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The Energizer Blog

  • Writer's pictureEileen McDargh

Mom’s Message for Resilient Living

Susan, Mom and Eileen McDargh

Having just celebrated Mother’s Day (four years after Mom’s death at age 96), I find myself thinking of all the lessons which she provided for us that are great insights into resilient living.

Mostly in the form of one liners, Mom would make pronouncements that had we 3 kids either nodding in agreement, groaning in frustration, or shaking our heads wondering “where did THAT come from?”

It is in retrospect that I can find extended wisdom in some of her “momisms”. See if any of these resonate with you.

“If I don’t have a good day, it’s my own fault.” This was her pat answer when someone, normally a store clerk, told her to have a good day. Read anything about positive psychology and you realize that the locus of control is within. We DO have the power to determine whether a day is good or not. In fact, that locus of control is the entire thesis behind Carol Dweck’s best-selling book, Mindset. Mom had it down waaaaayy before psychologists started to explore personal power.

“Watch your manners!” Resilient relationships are forged in respect for the other person. Courtesy is simple respect. Isn’t that why when we are treated rudely by a someone, we make a silent vow to have little to do with them? Considering the rude and crude tone in our current political scene, Mom would be pointing a finger at the television set and telling those candidates to “mind your manners!”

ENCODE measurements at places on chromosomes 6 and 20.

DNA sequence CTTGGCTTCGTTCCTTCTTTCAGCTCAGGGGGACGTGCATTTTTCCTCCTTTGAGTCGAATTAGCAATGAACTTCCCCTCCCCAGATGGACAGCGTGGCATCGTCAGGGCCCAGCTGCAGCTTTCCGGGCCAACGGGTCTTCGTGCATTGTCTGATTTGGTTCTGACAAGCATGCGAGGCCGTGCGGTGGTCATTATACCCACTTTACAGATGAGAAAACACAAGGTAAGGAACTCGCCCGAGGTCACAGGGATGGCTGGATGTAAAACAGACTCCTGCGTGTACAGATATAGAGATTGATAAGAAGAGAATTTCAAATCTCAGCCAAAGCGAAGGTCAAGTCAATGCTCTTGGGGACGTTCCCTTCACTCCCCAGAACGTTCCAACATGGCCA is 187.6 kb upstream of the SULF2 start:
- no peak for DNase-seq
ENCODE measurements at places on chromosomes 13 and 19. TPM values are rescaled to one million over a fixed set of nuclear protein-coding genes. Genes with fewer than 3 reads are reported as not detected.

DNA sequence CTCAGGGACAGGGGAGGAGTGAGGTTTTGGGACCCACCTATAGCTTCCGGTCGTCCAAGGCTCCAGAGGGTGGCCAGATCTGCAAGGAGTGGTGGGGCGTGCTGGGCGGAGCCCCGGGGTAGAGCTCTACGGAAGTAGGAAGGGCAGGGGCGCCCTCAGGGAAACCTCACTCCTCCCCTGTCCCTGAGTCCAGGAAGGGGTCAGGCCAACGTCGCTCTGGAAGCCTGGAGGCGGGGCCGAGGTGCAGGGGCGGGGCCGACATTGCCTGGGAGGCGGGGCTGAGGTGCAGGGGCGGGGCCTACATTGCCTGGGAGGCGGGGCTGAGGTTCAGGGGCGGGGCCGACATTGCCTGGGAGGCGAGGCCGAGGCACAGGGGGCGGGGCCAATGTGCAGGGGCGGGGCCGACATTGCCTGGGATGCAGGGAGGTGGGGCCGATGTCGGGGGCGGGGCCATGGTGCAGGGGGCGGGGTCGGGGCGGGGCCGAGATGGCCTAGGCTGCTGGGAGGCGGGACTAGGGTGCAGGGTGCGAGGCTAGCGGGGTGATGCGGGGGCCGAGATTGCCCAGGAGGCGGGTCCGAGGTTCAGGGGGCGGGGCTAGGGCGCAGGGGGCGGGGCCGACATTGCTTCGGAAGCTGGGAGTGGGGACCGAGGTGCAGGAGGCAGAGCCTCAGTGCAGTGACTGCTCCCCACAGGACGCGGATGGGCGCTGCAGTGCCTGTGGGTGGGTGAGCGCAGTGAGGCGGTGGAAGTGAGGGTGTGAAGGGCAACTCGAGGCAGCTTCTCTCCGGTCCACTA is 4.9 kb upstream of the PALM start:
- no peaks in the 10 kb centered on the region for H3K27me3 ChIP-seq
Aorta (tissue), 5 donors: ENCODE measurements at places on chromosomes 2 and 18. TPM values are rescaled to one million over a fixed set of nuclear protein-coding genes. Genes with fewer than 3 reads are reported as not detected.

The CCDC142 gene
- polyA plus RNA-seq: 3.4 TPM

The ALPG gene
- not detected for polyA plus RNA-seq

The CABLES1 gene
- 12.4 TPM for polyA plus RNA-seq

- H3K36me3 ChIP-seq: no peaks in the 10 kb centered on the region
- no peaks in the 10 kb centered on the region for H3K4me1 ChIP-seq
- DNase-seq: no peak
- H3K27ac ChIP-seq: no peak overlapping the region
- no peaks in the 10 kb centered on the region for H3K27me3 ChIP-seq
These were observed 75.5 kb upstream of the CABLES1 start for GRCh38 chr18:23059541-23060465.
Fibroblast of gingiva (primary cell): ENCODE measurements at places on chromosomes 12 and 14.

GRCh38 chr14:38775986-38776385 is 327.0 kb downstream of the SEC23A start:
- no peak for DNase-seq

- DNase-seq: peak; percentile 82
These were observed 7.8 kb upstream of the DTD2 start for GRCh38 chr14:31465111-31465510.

“Wear clean underwear in case…” I don’t even have to finish this one. Every audience can always complete this sentence for me. It seems to be part of the maternal DNA that somehow just pops out. Other than the obvious, I think there is wisdom in being prepared for the unexpected. There are things we can do in our life and our work that can be safeguards. From bringing a back-up outfit when you travel to making sure that your nearest and dearest know all of your pertinent personal information if something does happen.

I’ll bet you, my dear readers, can think of some of your own “momisms”. I’d love to know what they are. Mostly, however, this post is to celebrate the women in our lives who cared enough to set us straight, to admonish, to hug, and even chastise at times. If you are lucky to still have such a mother in your life, maybe you could make every day Mother’s Day.

I miss you, Mom!

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